Its been an overly dramatic week down at the sheep field with the usual highs and lows as we prepare for lambing. The ewes are generally strong but there is a fine line between healthy and dead in the ovine world.
We have 12 ewes due to lamb over a 3 week period that should start around the 21st March. Since the ram is still in the field with them the simple morning check on arrival to feed the flock is to count up to 3, four times and then spot one more, trust me its easier than trying to count up to 13. I arrived early on Mother’s Day, Sunday 6th March, and the simple check failed, where was the extra one? Sadly she was found dead and cold, she seemed to have gone into premature labour and had some complications so much earlier than I could have expected but so frustrating. She had seemed quite healthy and strong and was not one of the ones I had been keeping an extra eye on, so much for my experience.
My level of pre-lambing paranoia then kicked in and visits to the field became more frequent and food quantities were checked and double checked. A couple of sheep had been a bit lame but I was trying to avoid the distress of intervening with the nail clippers and purple spray until they had lambed. One particular ewe was suffering more than the others and was already on the weak/skinny side of ideal, when they go lame it can slow their feeding down, so they get even weaker and are prone to infection setting in, which makes them feed even less and they can quickly end up dead. So I trimmed and sprayed the her feet which had a noticeable effect – now she wouldn’t walk at all!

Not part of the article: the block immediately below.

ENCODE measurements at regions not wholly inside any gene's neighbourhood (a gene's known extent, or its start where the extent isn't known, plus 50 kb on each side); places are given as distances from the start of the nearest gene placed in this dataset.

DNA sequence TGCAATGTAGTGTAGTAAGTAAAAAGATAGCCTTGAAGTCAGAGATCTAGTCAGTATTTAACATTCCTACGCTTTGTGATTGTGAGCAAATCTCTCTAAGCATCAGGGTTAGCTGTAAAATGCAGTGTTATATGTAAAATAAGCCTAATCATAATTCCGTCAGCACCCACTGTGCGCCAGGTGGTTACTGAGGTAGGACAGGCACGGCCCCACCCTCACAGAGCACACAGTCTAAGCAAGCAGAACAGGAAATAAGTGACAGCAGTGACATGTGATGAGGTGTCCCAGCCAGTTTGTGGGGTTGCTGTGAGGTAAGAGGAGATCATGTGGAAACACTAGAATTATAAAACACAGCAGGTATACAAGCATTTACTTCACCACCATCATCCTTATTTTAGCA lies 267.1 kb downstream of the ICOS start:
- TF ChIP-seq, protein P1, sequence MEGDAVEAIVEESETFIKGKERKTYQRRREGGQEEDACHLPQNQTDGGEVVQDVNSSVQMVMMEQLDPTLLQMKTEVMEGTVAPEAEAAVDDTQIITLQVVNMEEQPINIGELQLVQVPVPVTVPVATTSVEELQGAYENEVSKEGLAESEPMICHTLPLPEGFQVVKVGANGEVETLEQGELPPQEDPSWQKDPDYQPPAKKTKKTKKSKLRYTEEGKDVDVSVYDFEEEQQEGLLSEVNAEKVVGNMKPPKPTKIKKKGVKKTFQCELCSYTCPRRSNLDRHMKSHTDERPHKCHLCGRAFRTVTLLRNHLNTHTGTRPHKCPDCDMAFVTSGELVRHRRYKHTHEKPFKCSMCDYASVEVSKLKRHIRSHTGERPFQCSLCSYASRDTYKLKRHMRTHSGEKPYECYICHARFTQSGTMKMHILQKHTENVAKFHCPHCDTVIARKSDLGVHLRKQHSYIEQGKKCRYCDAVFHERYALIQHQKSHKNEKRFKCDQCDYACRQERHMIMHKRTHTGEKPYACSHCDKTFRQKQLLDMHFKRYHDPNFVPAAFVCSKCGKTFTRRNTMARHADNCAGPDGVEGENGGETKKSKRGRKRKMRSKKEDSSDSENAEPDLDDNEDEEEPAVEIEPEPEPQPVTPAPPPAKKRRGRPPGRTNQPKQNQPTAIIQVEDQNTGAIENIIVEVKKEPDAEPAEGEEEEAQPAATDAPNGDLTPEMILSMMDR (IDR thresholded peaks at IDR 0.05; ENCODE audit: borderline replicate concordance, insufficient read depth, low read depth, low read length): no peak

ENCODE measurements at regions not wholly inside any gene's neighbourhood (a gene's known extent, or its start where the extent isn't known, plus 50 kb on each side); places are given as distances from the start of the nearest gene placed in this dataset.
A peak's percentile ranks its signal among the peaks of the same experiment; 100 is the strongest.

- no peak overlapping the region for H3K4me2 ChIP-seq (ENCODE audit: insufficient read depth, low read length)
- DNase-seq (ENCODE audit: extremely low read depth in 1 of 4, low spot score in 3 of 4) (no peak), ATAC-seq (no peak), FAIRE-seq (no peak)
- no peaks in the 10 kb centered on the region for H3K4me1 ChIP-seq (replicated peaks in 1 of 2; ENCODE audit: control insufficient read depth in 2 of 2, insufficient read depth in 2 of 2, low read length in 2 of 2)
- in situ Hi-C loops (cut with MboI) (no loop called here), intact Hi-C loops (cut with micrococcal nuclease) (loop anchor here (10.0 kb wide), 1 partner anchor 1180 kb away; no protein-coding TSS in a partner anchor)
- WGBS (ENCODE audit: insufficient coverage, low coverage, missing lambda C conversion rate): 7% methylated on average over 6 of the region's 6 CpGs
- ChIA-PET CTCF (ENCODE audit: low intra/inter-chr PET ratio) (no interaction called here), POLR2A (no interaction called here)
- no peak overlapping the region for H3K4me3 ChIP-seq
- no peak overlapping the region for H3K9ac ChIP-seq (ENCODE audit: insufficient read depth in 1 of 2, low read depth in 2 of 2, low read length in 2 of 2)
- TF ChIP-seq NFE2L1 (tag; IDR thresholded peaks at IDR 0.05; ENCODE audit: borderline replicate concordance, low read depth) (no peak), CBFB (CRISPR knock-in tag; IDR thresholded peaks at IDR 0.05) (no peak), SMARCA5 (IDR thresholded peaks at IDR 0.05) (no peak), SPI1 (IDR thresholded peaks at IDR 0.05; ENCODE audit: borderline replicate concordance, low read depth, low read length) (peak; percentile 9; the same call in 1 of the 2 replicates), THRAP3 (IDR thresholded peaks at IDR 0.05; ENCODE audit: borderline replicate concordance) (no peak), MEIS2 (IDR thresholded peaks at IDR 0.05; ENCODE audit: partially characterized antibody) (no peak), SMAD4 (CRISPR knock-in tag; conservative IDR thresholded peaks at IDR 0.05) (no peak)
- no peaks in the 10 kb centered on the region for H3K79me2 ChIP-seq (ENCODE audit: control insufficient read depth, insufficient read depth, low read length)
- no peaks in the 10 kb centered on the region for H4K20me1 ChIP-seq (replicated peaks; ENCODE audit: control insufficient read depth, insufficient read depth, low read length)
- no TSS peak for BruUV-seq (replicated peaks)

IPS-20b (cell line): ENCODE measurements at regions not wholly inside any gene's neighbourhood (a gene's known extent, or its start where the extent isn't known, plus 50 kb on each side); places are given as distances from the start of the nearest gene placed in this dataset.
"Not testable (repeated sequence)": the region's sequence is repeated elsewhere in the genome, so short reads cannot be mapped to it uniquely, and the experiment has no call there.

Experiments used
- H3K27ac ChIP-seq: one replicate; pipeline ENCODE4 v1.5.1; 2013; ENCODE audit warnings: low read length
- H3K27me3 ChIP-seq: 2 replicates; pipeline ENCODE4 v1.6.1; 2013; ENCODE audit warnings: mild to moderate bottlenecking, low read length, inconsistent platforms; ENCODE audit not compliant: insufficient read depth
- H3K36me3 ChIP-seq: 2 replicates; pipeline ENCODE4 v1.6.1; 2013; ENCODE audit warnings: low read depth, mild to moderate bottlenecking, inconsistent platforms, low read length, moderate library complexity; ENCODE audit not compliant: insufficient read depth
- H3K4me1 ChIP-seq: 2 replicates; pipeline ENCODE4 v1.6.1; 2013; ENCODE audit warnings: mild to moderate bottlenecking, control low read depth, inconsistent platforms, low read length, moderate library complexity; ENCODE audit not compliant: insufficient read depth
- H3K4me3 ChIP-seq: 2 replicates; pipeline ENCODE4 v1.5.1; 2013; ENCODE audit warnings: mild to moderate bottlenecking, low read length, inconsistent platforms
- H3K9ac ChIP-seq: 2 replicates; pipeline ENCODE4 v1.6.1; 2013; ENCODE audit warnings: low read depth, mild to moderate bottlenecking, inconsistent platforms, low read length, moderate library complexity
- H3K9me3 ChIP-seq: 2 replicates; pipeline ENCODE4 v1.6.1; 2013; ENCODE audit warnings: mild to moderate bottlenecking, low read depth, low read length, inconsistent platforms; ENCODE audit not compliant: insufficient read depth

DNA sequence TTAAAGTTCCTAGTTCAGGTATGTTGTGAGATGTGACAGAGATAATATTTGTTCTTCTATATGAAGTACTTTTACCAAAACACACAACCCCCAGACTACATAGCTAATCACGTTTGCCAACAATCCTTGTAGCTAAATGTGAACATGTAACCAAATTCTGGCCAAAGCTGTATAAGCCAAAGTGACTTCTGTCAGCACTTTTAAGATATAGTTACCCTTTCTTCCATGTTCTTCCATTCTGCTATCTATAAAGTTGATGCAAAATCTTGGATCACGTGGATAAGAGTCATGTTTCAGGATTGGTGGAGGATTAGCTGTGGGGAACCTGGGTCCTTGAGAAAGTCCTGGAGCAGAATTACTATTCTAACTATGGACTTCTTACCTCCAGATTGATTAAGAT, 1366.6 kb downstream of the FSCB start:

When she subsequently started refusing food altogether the expensive call was made to the vet. Thanks to Georgina from Broughton Veterinary Practice a few jabs later and the ewe was back on her feet and currently seems to be back on the healthy side of the thin line of ovine life.
The beautiful sunny weekend concluded with a Sunday spent getting a lambing shed/gazebo ready so it feels like we are ready to go. A cheap white plastic gazebo has been strapped tightly to some sheep hurdles and bales of hay and straw, it should keep rain and modest winds at bay but I just hope we done have any more named storms rolling through which will certainly take away all our hard work. Just need light winds and the 11 remaining ewes to stay alive and get on with giving birth on time. Watch this space for lambing live updates.